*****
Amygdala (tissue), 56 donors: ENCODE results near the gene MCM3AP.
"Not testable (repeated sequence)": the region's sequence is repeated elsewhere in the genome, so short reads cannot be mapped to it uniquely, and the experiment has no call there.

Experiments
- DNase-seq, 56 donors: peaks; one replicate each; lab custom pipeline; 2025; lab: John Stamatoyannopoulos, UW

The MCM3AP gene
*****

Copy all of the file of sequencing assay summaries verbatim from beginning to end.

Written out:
Amygdala (tissue), 56 donors: ENCODE results near the gene MCM3AP.
"Not testable (repeated sequence)": the region's sequence is repeated elsewhere in the genome, so short reads cannot be mapped to it uniquely, and the experiment has no call there.

Experiments
- DNase-seq, 56 donors: peaks; one replicate each; lab custom pipeline; 2025; lab: John Stamatoyannopoulos, UW

The MCM3AP gene